A high-performance solar-thermoelectric generating device
May 4, 2011
Researchers at MIT and their collaborators have developed a high-performance and possibly less expensive way to convert solar heat into electricity, using flat-panel solar power combined with hot water systems.
Their system produces power with an efficiency roughly eight times higher than ever previously reported for a solar thermoelectric device that produces electricity from solar heat. It does so by generating and harnessing a temperature difference of about 200 degrees Celsius between the interior of the device and the ambient air.
While solar thermal electricity systems aren’t a new idea, they typically involve vast arrays of movable mirrors that track the sun and focus its rays on a small area. The new approach uses flat, stationary panels similar to traditional solar panels, eliminating the need for tracking systems.
The system is a solid-state device with no moving parts. A thermoelectric generator, placed inside a vacuum chamber made of glass, is covered with a black plate of copper that absorbs sunlight but does not re-radiate it as heat. The other side of the generator is in contact with ambient temperatures. Placed in the sun, the entire unit heats up quickly, even without facing the sun directly.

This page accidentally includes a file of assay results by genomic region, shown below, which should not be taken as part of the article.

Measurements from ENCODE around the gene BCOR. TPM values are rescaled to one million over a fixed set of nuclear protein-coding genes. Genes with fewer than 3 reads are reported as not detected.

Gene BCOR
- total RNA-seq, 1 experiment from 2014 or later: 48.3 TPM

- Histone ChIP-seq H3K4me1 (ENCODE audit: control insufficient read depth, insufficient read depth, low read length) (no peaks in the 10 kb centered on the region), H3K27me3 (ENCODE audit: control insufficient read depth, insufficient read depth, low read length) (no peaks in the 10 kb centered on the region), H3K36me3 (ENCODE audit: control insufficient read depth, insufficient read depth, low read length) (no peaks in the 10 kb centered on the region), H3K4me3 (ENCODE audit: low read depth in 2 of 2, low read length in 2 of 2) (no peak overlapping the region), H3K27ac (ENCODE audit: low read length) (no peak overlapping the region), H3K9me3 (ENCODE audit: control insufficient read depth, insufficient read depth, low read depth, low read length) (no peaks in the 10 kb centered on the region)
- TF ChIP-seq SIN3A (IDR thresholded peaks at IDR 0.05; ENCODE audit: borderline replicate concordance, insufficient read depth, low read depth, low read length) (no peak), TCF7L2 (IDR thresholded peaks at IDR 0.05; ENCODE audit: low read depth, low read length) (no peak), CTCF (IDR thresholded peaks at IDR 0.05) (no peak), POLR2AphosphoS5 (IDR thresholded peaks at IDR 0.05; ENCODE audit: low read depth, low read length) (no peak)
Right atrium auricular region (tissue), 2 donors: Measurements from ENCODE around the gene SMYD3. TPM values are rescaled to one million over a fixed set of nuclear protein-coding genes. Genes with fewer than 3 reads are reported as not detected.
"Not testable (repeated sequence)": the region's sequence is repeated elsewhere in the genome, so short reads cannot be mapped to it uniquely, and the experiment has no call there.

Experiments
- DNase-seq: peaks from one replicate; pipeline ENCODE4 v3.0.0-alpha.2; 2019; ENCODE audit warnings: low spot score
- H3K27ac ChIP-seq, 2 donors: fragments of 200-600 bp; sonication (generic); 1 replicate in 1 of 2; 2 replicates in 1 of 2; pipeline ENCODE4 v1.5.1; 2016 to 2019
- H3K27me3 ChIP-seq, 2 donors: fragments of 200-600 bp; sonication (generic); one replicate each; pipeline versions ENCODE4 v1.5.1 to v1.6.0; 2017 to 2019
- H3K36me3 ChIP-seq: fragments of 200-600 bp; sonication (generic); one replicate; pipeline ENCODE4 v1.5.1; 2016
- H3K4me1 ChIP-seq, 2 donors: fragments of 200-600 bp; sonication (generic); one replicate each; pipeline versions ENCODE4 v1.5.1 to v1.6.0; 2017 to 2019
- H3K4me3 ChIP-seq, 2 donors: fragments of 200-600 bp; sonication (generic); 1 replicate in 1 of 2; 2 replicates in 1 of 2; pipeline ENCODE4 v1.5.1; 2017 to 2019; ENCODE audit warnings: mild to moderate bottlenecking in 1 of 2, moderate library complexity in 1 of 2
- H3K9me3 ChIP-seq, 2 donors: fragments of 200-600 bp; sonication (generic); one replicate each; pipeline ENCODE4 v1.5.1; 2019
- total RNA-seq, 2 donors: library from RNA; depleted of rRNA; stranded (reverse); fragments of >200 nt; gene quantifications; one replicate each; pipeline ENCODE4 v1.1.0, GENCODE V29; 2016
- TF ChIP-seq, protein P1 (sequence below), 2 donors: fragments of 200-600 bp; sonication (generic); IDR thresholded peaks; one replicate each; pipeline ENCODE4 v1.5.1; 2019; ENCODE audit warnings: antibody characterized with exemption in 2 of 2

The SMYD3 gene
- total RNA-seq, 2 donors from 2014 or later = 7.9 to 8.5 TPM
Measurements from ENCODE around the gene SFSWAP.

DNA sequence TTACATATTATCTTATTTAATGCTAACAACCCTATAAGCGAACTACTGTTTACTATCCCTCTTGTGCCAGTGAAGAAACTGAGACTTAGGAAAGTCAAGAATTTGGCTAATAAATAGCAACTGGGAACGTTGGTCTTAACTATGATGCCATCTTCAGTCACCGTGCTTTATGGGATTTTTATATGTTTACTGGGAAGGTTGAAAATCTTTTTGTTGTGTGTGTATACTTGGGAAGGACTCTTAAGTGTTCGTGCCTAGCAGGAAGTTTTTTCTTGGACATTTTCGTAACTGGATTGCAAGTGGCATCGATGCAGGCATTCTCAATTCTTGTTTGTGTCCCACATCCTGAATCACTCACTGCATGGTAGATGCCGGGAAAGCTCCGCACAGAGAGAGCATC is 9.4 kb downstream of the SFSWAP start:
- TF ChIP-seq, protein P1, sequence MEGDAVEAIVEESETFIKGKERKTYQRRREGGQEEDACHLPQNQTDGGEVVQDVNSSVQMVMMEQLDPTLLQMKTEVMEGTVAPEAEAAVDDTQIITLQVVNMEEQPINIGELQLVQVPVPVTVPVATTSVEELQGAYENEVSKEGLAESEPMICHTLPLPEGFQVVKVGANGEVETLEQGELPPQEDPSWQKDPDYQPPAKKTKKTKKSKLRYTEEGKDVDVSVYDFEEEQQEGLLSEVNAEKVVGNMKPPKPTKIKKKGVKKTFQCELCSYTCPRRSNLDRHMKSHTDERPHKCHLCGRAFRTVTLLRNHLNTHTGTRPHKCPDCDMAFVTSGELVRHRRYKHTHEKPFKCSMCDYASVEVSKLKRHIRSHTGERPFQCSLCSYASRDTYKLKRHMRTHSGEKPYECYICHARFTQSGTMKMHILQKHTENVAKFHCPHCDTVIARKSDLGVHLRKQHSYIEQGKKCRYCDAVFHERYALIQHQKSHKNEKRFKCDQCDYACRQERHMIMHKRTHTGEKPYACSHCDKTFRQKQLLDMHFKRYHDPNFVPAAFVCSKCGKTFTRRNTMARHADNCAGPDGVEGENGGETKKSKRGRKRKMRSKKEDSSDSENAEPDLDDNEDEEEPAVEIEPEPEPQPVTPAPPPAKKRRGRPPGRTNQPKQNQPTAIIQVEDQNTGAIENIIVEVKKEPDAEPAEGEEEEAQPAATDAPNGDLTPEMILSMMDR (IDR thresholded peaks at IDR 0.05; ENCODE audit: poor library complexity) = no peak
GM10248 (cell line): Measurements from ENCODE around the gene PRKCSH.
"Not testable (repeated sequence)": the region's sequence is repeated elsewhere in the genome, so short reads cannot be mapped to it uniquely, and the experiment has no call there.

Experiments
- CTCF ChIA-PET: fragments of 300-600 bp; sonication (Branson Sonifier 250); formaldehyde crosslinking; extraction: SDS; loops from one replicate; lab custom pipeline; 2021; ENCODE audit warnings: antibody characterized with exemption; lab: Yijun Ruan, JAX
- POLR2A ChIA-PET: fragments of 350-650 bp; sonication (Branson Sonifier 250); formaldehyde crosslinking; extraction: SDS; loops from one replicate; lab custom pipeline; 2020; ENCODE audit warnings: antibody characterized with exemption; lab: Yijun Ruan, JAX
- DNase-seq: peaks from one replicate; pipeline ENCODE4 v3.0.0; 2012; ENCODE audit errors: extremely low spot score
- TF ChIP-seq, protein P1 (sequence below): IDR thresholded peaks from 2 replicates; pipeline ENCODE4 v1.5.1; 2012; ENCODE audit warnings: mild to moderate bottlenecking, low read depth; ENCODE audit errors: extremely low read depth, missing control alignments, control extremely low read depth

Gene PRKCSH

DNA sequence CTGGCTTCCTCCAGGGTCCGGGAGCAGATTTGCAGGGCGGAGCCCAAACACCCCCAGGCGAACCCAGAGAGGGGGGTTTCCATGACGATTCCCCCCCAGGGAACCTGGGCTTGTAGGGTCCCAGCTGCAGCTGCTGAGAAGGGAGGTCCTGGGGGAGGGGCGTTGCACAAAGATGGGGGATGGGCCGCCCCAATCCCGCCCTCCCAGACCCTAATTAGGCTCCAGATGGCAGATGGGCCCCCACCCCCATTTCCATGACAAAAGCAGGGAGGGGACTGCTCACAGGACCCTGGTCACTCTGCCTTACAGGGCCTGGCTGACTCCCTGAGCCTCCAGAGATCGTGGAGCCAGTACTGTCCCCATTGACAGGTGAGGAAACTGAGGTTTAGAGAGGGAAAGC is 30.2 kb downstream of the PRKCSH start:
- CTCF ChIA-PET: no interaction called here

The device requires much less material than conventional photovoltaic panels, so it could be much less expensive to produce. It can also be integrated into solar hot-water systems, allowing the expenses of the structure and installation to serve two functions at once.
Li Shi, associate professor of mechanical engineering at the University of Texas at Austin, says this approach to solar power is “very novel, simple, and easy for low-cost implementation. The efficiency level they have demonstrated so far, at 4.6 percent, is already quite impressive.
“With the use of other or new thermoelectric materials that can operate at a higher temperature, the efficiency may be improved further to be competitive with that for state-of-the-art amorphous silicon solar cells,” says Shi. “This can potentially provide a different approach to realizing the $1-per-watt goal for solar-electricity conversion.”
Ref: Zhifeng Ren & Gang Chen, et al., High-performance flat-panel solar thermoelectric generators with high thermal concentration, Nature Materials (2011) doi:10.1038/nmat3013